DETROIT (January 4, 2022) – Henry Ford Health System said Tuesday that the effects of the holiday curve and the fast-spreading Omicron variant have led to increased COVID-19 hospitalizations and infections in the first week of the new year.
During a briefing with reporters, Adnan Munkarah, M.D., Executive Vice President and Chief Clinical Officer, and Dennis Cunningham, M.D., System Medical Director of Infection Control and Prevention, said the health system was bracing for one of the toughest months yet in the pandemic, now in its 22nd month.
Henry Ford reported 480 patients were hospitalized or waiting to be admitted, a 25 percent increase in the past week. That included a child under 17 who was unvaccinated.
For the week of Dec. 26, Henry Ford reported that nearly 5,000 people had tested positive for COVID – the highest number seen in one week for the entire year in 2021.
“This pandemic is not slowing down and we’re still surging,” Dr. Cunningham said, adding that Michigan won’t seek a peak in the numbers for several weeks. “That’s why we are very concerned about January and think it’s going to be a very rough month in terms of COVID.”
According to a vaccination graphic released on Monday, 65 percent of Henry Ford patients hospitalized for COVID were unvaccinated. Of 60 patients hospitalized in the ICU, 65 percent had not had any shots. Of the 22 patients on ventilators, 68 percent had not received any shots. In addition, Dr. Munkarah said, 95 percent of those hospitalized and in the ICU, had not received their third vaccine dose, underscoring the benefit of a booster.
“It is clear that the vaccine continues to be protective, and the booster seems to have a significant effect in protecting people from getting into the hospital,” Dr. Munkarah said. With a decision by the CDC to approve a booster dose for children ages 12 – 15 imminent, Dr. Munkarah said parents should not delay scheduling a booster appointment for their children.
Dr. Munkarah acknowledged that people who are vaccinated and receive a booster dose may still get a breakthrough infection. But, he added, “these infections tend to be much milder.”
Dr. Munkarah said the health system is closely watching two areas of concerns: Bed closures and team members who are off work because of a COVID exposure due to community spread. As of Monday, Jan. 3, 97 beds were temporarily closed across the health system due to staffing challenges. These included 52 at Henry Ford Hospital, 34 at Henry Ford Wyandotte Hospital and 11 at Henry Ford Allegiance Health in Jackson. Together, these hospitals account for more than 1,550 beds out of the more than 2,000 across the health system.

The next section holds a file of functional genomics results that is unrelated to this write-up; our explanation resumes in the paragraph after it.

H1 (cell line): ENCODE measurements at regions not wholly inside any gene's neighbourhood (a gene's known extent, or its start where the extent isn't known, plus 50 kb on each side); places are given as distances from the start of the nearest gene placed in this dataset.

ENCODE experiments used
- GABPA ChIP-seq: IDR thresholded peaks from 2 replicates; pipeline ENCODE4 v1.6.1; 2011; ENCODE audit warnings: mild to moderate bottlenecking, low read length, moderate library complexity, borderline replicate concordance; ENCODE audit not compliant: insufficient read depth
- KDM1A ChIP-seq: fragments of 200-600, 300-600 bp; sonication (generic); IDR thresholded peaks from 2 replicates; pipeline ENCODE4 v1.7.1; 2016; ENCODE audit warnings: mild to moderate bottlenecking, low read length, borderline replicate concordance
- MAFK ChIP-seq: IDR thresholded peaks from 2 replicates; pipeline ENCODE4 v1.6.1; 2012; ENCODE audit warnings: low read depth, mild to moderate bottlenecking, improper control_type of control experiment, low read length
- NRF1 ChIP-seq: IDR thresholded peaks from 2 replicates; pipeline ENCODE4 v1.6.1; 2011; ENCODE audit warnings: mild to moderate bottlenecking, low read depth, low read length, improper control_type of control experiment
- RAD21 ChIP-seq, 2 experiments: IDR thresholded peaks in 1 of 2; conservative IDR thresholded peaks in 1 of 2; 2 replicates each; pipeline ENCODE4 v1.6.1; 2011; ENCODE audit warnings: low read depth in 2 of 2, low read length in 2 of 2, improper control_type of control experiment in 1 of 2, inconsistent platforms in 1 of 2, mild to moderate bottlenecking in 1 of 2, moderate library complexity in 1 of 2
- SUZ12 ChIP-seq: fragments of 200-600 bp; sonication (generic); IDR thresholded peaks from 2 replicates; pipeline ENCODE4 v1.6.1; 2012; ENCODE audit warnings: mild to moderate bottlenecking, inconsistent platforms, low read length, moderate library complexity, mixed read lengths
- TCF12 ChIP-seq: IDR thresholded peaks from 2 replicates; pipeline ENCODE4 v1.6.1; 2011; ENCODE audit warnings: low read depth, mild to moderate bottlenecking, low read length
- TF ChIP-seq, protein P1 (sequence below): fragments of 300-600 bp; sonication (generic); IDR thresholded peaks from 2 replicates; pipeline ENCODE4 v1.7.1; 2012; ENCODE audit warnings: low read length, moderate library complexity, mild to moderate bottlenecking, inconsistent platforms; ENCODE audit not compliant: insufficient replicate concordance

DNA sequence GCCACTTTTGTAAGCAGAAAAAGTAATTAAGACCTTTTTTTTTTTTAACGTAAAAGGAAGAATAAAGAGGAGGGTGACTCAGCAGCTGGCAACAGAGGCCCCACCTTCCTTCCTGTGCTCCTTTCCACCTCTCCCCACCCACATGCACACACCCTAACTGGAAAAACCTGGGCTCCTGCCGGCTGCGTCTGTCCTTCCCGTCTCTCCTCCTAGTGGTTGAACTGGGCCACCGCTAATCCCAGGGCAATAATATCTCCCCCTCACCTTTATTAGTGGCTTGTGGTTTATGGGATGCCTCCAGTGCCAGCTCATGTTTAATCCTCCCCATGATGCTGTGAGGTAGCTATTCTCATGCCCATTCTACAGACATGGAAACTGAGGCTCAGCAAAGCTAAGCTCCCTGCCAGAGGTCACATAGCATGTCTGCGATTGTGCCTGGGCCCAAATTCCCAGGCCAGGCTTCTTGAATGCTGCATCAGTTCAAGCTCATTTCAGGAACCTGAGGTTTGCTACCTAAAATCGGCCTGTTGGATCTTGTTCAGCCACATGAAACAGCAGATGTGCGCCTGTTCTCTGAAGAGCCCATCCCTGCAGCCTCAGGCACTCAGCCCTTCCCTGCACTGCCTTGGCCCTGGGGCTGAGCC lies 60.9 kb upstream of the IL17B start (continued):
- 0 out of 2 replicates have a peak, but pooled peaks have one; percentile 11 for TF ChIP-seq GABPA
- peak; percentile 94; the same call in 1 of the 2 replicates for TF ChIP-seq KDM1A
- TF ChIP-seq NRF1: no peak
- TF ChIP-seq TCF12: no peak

In the past seven days, 686 team members tested positive for COVID and are recovering at home. That represents about 2 percent of the entire Henry Ford workforce. Team members are quarantined for seven days from the time their first symptom appeared. That quarantine time could be extended if their symptoms persist longer. “Our first priority is to make sure we don’t infect our patients,” Dr. Cunningham said.
Other key highlights from the briefing:
- Because of a limited supply of the monoclonal antibody drug sotrovimab, the criteria for who is eligible to receive it has now changed to include the following groups: People 75 years and older, people who have severe lung disease and use supplemental oxygen, people on dialysis, people with a BMI greater than 40, people who are immunocompromised and pregnant women. A doctor’s order is required for treatment. Sotrovimab is effective against the Omicron variant as well as Delta, Dr. Cunningham said, and it’s the only monoclonal antibody drug now being used at Henry Ford.
- The COVID antiviral pills from Pfizer and Merck are expected to become available sometime this month. The Pfizer pill has a long list of drug interactions, which will limit how often it can be used in high-risk patients, Dr. Cunningham said.
Dr. Cunningham cautioned that neither the monoclonal treatment nor the antiviral pills are a substitute for vaccination. He also urged parents to schedule a vaccination for their children ages 5 to 11 years old.
“This age group spreads COVID quite easily and we need to keep them in school and safe, and the vaccine will build up their immunity so we can do this,” he said.
In addition to vaccination and booster shots, Drs. Munkarah and Cunningham emphasized that people continue to wear a mask in indoor public gatherings, avoid large crowds and wash their hands often. Dr. Munkarah also offered a message of optimism.
“I look at the silver lining that we are dealing with a variant that seems to be causing less serious illness at the present time. And the data is getting more convincing. That with a booster dose, we might have better protection,” Dr. Munkarah said. “The more we can get people vaccinated, the more people we can get boostered, these numbers will come down.
“We can still control it. It is in our hands. I’m optimistic that we’ll get over this. We need to get over it together.”
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